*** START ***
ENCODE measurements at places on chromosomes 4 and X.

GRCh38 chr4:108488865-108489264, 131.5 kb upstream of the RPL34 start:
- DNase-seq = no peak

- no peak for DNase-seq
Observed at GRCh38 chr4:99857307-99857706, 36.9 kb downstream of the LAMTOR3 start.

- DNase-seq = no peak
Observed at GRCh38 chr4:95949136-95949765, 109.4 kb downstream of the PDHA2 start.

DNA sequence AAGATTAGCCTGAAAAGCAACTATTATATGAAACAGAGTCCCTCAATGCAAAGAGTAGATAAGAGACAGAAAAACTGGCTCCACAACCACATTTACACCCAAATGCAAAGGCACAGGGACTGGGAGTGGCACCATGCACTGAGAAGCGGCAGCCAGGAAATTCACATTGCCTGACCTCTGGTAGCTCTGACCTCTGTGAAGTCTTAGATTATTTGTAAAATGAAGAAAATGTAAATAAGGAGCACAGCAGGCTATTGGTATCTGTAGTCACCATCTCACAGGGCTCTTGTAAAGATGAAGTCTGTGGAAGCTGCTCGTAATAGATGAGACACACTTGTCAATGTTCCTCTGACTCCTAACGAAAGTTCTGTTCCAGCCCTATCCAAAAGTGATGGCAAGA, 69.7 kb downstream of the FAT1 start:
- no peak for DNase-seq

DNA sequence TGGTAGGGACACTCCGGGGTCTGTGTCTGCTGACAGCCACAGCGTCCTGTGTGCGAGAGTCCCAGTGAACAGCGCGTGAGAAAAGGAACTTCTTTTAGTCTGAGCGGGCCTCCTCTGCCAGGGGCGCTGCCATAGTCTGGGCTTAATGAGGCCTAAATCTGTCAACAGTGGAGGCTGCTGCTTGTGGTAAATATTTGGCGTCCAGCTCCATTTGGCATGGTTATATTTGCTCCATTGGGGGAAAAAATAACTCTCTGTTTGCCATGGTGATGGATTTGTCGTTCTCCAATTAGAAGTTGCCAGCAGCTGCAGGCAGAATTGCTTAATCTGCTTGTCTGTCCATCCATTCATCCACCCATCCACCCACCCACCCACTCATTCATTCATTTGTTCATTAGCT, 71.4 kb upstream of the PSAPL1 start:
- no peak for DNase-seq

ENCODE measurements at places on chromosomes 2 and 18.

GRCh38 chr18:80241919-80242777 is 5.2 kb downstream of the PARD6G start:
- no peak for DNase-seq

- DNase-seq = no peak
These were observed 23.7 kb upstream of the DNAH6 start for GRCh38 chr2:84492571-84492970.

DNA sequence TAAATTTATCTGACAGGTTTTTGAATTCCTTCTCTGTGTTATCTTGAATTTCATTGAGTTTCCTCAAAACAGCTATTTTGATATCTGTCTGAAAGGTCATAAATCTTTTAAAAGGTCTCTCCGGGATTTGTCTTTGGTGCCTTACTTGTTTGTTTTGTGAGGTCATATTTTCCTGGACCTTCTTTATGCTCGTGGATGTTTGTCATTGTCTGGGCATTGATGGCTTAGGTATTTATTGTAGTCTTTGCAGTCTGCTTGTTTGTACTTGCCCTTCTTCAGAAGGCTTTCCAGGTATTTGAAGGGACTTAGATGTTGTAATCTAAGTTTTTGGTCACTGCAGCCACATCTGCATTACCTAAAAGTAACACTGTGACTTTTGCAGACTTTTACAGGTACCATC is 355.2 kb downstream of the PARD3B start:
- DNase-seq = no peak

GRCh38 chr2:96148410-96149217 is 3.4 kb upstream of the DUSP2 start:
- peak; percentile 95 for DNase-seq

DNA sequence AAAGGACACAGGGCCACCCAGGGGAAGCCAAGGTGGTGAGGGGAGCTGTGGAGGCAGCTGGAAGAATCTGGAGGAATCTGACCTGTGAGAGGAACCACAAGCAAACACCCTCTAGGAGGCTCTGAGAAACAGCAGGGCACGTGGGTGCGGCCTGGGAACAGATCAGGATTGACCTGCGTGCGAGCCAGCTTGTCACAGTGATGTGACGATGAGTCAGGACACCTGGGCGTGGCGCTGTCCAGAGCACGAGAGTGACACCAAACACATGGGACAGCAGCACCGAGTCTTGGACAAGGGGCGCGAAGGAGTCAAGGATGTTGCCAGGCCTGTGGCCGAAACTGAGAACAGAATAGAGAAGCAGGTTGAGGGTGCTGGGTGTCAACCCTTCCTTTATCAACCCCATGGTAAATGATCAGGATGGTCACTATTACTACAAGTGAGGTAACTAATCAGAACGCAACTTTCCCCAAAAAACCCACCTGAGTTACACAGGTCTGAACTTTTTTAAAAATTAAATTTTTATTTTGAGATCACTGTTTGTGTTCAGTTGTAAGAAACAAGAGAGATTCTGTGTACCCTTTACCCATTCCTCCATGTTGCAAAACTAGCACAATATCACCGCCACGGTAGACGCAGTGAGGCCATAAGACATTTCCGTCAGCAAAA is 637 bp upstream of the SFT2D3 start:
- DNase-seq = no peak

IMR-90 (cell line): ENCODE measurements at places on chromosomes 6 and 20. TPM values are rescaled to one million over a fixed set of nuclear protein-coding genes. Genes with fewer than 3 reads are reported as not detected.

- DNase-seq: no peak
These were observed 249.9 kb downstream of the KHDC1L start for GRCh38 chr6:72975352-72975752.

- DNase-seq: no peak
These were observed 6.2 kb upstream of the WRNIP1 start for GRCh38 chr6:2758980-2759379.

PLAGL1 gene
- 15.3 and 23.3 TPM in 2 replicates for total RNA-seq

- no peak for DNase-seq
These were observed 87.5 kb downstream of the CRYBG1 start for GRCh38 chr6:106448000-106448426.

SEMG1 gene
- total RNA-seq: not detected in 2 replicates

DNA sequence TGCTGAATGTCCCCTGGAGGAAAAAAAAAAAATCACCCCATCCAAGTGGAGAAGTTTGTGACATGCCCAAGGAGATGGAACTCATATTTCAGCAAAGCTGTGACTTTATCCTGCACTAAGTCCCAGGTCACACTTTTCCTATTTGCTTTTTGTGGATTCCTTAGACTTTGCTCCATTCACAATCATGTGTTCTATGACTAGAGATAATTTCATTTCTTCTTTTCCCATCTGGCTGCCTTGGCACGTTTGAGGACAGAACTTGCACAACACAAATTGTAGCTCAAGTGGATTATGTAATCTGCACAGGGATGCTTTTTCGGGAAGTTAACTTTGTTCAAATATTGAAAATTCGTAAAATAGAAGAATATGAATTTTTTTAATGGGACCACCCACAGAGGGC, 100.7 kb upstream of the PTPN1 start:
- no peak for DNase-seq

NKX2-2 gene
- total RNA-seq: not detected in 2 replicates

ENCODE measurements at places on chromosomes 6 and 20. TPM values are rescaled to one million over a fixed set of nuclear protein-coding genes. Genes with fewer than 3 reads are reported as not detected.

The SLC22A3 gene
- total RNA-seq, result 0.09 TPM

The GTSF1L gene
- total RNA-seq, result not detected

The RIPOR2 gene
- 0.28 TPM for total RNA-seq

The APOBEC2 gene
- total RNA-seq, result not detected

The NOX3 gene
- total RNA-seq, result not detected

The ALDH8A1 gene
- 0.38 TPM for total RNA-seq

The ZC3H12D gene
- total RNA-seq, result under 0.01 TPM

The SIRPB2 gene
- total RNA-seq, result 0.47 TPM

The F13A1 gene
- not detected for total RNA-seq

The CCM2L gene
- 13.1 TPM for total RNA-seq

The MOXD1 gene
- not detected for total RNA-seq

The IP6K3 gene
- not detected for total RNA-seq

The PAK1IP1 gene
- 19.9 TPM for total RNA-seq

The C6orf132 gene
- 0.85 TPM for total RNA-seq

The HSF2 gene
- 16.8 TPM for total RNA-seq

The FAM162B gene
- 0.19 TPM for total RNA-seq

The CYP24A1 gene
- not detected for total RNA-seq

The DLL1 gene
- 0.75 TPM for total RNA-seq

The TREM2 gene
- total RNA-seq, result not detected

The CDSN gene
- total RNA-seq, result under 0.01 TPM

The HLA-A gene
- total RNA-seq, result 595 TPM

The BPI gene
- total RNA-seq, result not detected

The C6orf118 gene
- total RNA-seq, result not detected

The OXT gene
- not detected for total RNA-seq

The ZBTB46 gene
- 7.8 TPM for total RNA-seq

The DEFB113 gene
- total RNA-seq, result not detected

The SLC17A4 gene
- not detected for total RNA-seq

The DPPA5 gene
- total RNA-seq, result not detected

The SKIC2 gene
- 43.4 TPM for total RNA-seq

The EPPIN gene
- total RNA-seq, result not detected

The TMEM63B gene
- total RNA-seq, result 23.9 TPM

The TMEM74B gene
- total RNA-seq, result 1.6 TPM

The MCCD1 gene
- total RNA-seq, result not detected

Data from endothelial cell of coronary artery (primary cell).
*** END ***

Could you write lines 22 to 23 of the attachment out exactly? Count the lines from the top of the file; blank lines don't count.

- DNase-seq = no peak

IMR-90 (cell line): ENCODE measurements at places on chromosomes 6 and 20. TPM values are rescaled to one million over a fixed set of nuclear protein-coding genes. Genes with fewer than 3 reads are reported as not detected.